The present invention has for its object to provide a binding agent consisting of a mixture of ground blast furnace slag and slake lime which is particularly adapted to use in high-grade masonry and finishing mortars and has a setting time of sufficient length to enable the mortar to be factory-produced in large batches. In this connection, a mechanical strength of the binding agent is aimed at which is at least equal to that of a binding agent consisting of a mixture of 50% slaked lime and 50% cement by weight. This, as a matter of fact, is the minimum strength requirement for a novel binding agent to be of any commercial interest. In other words: in mixture with sand the novel binding agent should result in a mortar meeting the requirements according to Class C.
The invention is based on a realization of the fact that the setting of a binding agent of the kind concerned depends on a chemical reaction between the blast furnace slag and the slaked or hydrated lime, and that this reaction will be enhanced if the blast furnace slag is extremely finely ground. Hydrated or slaked lime, as a rule, has a grain size, in terms of specific surface area according to Blaine, of at least about 12,000 cm. /g., and it has been found to be suitable to grind the blast furnace slag down to a particle size corresponding to a specific surface area of at least about 4,000 cm. /g., preferably 6,000 to 7,000 cm. g. or more. Such a fine grinding of the blast furnace slag cannot be carried out in mixture with the slaked lime, because the lime particles are soft and would form a kind of lubricant, wherefore the fine-grinding of the blast furnace slag will have to be performed in separate grinding operation. A binding agent obtained by mixing extremely finely ground blast furnace slag with slaked lime will result in a mechanical strength of a mortar produced therefrom which will be higher than that of a mortar containing a binding agent produced in the conventional way by grinding crushed or granulated blast furnace slag together with slaked lime, but the strength increase obtained will not be particularly pronounced. Further, the setting time of uniformly mixed product will only be 3 to 4 hours, as measured according to the method described in the ofiicial publication of standards Murcementnormer, of 1960 (Sweden), and this setting time is much too short to enable factory production of mortar in large batches.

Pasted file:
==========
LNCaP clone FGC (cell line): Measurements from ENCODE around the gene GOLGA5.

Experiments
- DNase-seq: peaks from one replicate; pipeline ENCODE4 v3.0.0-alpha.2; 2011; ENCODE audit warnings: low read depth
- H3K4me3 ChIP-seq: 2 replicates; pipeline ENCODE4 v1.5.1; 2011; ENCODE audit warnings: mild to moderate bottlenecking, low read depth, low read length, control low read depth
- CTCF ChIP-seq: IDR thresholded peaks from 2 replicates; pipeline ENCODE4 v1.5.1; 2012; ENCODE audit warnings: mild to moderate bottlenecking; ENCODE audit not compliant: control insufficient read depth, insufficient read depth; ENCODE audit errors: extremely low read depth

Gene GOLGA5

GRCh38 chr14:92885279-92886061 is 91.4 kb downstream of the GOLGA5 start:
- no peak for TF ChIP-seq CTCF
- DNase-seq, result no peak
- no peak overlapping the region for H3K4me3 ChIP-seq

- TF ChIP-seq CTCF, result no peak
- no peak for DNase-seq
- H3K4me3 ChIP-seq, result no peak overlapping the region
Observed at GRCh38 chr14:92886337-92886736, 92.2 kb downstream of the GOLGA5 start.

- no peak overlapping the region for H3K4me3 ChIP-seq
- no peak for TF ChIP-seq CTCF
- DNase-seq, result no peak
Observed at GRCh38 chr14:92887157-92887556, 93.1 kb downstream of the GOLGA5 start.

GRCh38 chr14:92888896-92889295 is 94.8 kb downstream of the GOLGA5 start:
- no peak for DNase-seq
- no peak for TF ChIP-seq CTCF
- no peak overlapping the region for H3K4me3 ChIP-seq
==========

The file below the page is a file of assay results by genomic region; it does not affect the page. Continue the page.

In accordance with the present invention a very substantial increase of the mechanical strength and a very important extension of the setting time have been realized in a surprisingly simple way, namely by intimately mixing previously finely ground blast furnace slag and slaked lime by forcefully grinding these ingredients together. This co-grinding cannot be expected to result in any further reduction of the particle size of the blast furnace slag, but will force the blast furnace slag particles and the slaked lime particles into intimate contact with each other, thereby establishing the required conditions for a more intense chemical reaction between the particles in the pressure of water. A still more fact, however, is that the co-grinding with the lime results in a considerable extension of the length of the setting time. It has been found that a co-grinding of the miXture components, being already of a sufficient fineness, may result in a strength increase of the order of 50 to 100%, and in an extension of the setting time by a multiple of 3 to 5, which is more than enough to enable the production of a masonry or finishing mortar having an allowable storage time of sufficient length to enable the mortar advantageously to be produced at a mortar factory.